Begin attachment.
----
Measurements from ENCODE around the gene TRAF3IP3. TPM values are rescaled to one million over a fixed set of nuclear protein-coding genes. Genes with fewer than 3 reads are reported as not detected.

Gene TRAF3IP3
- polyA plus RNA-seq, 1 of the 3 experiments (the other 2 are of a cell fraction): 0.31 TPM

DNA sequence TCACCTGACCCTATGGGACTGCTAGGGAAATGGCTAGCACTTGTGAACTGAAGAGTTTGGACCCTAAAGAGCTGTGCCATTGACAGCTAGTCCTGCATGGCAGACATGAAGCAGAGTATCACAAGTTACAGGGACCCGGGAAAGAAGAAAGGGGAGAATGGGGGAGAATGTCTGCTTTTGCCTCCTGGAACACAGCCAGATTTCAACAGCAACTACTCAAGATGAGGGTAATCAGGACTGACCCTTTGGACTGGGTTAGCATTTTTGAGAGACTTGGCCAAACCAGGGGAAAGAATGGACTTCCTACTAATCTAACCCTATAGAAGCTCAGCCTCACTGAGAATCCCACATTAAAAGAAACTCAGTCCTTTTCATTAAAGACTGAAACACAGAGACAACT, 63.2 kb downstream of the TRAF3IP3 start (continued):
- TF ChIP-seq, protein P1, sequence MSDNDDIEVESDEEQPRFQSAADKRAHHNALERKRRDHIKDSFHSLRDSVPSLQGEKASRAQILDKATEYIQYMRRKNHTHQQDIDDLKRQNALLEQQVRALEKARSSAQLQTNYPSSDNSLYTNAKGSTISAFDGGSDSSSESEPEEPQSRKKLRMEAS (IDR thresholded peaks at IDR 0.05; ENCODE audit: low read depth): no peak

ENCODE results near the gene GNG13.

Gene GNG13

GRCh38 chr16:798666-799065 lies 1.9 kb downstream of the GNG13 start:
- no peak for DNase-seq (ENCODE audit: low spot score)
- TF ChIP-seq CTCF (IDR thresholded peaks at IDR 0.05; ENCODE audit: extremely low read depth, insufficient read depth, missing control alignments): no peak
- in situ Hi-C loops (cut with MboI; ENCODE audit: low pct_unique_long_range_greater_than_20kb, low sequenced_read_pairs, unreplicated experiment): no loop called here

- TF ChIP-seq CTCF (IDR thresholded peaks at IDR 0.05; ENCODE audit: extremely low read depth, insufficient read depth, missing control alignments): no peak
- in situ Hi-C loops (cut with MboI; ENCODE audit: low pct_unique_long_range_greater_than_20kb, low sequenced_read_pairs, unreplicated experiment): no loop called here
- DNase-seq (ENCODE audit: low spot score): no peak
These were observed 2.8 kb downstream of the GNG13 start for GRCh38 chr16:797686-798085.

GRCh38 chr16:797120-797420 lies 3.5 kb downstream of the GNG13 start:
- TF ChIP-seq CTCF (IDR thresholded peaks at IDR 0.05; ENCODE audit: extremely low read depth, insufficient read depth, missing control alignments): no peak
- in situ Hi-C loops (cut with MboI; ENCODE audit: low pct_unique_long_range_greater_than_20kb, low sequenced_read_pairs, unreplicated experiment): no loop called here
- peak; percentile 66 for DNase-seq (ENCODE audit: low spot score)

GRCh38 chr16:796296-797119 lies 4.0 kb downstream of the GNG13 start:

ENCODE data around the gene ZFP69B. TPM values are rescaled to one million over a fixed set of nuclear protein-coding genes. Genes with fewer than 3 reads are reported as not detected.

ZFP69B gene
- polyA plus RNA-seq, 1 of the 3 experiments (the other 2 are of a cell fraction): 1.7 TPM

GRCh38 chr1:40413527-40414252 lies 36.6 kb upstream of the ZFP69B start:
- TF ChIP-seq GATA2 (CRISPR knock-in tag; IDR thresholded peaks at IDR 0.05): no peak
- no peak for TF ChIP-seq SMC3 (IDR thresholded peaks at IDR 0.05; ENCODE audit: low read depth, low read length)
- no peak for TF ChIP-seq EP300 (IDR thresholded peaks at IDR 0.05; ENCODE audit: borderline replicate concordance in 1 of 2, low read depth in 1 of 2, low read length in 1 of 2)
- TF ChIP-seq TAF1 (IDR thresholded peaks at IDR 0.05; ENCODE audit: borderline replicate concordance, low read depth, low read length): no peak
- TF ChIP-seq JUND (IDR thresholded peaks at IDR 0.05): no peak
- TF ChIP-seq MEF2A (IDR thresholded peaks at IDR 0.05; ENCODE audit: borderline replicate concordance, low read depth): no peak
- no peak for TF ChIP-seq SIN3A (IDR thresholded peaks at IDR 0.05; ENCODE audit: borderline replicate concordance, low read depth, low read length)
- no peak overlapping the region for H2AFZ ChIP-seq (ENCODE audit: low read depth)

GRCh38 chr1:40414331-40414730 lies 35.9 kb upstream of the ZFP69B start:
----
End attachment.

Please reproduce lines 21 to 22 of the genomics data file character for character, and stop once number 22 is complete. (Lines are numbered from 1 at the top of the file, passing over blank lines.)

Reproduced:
ENCODE data around the gene ZFP69B. TPM values are rescaled to one million over a fixed set of nuclear protein-coding genes. Genes with fewer than 3 reads are reported as not detected.

ZFP69B gene